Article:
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Most of the time, I recognize the intended audience for any particular novel. It is obvious which readers will enjoy which book, and it is easy to write an appropriate review. However, I am on less certain ground when thinking about Neil Abramson’s Unsaid. Its dynamics are twofold—what tacit communication occurs between animals and their humans, and what is left unspoken and unsaid when a loved one (either human or nonhuman companion) dies. Unsaid is definitely a book to be read by animal lovers, but I fear it would break the heart of anyone in the early stages of loss and grief. Four of my friends had to put their aging dogs to sleep this past year, and I listened to each of the four agonize about the decision. I can’t imagine any of them reading Unsaid right now; maybe in a year or two, but not right now. Or am I wrong? Would this amazingly sensitive novel bring solace and comfort? I leave that decision up to each individual reading this review. I can’t predict how you might respond to a novel that, over and over again, will bring tears to your eyes.

On the first page, the reader learns that the narrator is no longer alive. A veterinarian who has been felled by breast cancer, Helene is outside looking in, watching her beloved husband, her closest friends, and a menagerie of animals attempt to cope with their loss. For the first few chapters, I wasn’t sure this premise was working, but before long I was totally caught up in the narrative experience. In truth, the heart of the book centers on those left behind, especially David, the narrator’s husband. The narrator is simply a conduit, a voice through which the reader tracks the emotional growth of the living characters.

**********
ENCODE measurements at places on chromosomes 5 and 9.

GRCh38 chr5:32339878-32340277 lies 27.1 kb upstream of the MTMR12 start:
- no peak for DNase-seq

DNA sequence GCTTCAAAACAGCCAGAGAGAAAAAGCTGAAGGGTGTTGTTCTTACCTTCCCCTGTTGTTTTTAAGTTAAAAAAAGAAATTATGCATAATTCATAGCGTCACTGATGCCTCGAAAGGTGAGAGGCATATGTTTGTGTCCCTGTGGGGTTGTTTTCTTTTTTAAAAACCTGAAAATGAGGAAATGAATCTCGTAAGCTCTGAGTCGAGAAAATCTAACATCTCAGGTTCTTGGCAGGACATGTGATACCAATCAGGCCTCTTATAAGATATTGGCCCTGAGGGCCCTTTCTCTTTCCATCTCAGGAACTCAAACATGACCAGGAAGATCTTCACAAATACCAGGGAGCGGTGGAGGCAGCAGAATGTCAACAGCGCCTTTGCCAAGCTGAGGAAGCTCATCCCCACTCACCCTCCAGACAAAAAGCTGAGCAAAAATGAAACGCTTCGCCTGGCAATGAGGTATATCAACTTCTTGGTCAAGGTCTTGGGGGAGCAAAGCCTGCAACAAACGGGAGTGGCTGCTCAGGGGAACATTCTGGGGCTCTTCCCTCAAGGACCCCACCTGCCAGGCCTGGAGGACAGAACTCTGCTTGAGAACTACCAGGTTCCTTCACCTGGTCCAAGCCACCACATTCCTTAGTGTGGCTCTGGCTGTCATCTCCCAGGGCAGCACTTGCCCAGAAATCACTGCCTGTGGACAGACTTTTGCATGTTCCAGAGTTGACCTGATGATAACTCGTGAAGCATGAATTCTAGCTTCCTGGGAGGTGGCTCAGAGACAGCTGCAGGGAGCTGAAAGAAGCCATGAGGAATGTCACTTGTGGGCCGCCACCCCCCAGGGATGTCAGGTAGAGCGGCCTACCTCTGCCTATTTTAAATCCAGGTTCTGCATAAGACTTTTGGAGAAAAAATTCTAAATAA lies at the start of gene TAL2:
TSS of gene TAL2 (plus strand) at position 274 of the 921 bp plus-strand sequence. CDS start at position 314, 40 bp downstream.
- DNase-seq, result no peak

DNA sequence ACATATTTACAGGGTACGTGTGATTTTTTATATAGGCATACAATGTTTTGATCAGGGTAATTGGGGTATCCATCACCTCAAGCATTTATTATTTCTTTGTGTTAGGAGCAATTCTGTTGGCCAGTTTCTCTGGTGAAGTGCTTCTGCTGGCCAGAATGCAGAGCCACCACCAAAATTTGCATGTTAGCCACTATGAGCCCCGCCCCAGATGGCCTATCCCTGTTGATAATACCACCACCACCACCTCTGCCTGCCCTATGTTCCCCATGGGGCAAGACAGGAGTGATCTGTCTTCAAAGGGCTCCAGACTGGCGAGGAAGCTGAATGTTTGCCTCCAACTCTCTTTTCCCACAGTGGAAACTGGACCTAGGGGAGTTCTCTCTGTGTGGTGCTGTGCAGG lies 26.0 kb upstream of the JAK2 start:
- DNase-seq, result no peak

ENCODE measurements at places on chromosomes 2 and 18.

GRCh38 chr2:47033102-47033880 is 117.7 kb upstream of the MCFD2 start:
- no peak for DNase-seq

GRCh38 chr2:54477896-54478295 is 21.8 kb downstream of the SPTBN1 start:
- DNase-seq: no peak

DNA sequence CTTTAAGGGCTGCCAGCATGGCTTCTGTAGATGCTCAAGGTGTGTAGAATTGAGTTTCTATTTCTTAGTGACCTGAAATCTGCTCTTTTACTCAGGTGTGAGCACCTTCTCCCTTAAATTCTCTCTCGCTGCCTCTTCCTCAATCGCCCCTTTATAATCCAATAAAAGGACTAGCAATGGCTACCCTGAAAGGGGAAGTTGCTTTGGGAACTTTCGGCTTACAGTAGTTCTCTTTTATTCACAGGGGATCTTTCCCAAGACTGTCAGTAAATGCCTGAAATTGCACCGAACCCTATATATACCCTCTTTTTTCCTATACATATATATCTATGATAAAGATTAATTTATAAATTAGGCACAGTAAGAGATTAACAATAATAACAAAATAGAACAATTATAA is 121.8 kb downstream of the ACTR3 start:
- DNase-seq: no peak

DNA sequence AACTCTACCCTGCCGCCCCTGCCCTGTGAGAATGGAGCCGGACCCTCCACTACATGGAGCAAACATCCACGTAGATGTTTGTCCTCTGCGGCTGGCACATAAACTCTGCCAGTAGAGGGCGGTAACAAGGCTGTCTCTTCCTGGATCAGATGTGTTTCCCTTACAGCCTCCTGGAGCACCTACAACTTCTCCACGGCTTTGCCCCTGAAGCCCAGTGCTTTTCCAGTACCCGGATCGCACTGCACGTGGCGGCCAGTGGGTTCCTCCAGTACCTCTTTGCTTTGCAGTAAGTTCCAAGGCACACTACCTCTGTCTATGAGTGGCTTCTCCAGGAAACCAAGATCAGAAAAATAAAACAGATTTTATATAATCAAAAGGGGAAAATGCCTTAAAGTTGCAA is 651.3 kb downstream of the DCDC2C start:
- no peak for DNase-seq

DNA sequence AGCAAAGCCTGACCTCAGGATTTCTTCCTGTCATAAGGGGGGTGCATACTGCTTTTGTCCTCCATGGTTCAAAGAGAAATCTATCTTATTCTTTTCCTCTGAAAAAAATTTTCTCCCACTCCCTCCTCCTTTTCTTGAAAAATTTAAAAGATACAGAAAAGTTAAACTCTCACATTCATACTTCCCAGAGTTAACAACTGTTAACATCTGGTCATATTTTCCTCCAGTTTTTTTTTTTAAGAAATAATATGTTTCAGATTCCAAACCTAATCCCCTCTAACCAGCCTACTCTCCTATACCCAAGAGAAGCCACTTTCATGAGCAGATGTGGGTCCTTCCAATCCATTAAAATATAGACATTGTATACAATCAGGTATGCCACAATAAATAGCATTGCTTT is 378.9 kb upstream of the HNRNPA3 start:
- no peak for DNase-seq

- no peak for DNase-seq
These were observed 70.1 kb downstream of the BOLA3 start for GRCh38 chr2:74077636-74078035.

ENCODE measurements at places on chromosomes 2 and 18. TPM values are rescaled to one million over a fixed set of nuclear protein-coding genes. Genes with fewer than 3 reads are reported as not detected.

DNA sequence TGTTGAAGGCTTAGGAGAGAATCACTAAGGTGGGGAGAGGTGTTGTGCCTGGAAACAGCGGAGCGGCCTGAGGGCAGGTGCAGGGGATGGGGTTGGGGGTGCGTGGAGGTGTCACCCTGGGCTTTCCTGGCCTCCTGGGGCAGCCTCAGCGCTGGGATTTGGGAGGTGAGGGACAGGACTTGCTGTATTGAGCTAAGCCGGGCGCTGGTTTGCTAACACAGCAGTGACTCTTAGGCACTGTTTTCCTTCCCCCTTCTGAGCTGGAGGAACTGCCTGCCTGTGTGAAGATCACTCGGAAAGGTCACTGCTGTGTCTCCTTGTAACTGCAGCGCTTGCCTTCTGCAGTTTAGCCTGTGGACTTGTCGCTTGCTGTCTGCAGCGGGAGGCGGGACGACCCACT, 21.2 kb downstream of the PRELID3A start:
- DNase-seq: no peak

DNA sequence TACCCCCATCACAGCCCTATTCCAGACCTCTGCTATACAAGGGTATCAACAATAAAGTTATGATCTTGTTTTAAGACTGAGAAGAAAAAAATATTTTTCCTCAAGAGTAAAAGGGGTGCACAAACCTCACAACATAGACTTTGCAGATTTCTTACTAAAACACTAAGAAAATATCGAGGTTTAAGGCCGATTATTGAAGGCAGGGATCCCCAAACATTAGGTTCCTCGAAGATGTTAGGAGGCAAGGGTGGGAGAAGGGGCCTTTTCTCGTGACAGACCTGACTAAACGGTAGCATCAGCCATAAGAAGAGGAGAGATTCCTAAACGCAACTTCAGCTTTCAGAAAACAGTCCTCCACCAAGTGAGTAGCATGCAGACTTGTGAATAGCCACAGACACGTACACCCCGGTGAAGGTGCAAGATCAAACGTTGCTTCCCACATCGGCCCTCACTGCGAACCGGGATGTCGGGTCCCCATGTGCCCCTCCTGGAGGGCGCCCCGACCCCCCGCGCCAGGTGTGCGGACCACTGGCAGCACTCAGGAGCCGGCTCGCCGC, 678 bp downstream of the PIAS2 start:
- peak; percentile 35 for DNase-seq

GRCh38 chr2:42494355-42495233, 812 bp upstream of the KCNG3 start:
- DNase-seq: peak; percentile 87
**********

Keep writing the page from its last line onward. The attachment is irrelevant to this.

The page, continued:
As the novel progresses, David slowly learns how to function in a world without his wife, a domestic world effectively held together by Helene’s professional skills, her sensitivity, and her personal insights. At the same time, he learns new secrets about the wife he thought he knew so well. The plot widens in scope as David learns more and more about Helene’s involvement in the language development of a chimpanzee. With the use of computers, this chimp’s abilities have moved far beyond earlier sign language successes. How those communication skills fold into the unsaid and the unspoken is part of the novel’s complexity. By the end of Unsaid, the reader’s heart remains broken but the reader’s mind has been stretched enormously.

I was particularly moved by one of the secondary characters, a twelve-year-old boy with Asperger’s syndrome. Clifford’s emotional range is limited, although he is very bright and is a gifted young artist. Despite his inability to communicate directly, Clifford picks up on animals’ non-verbal cues in surprising ways. He also interacts with Helene’s (now David’s) cats, dogs, and horses in ways David can’t possibly match. Clifford’s role in Unsaid is relatively minor, but he echoes the complex communication issues that Abramson is exploring.

Unsaid came to me in my Christmas stocking. I opened its pages, uneasy with its narrative premise and uncertain about the initial stages of grief. Before long, I couldn’t stop reading. Not only are the characters well-drawn, but the thoughtful underlying philosophical inquiry is even more impressive. I recommend Abramson’s novel whole-heartedly; I just don’t know who will like it, who will love it, and who will be unable to handle its emotional impact.  – Ann Ronald

Also available by Neil Abramson: A Just Life.

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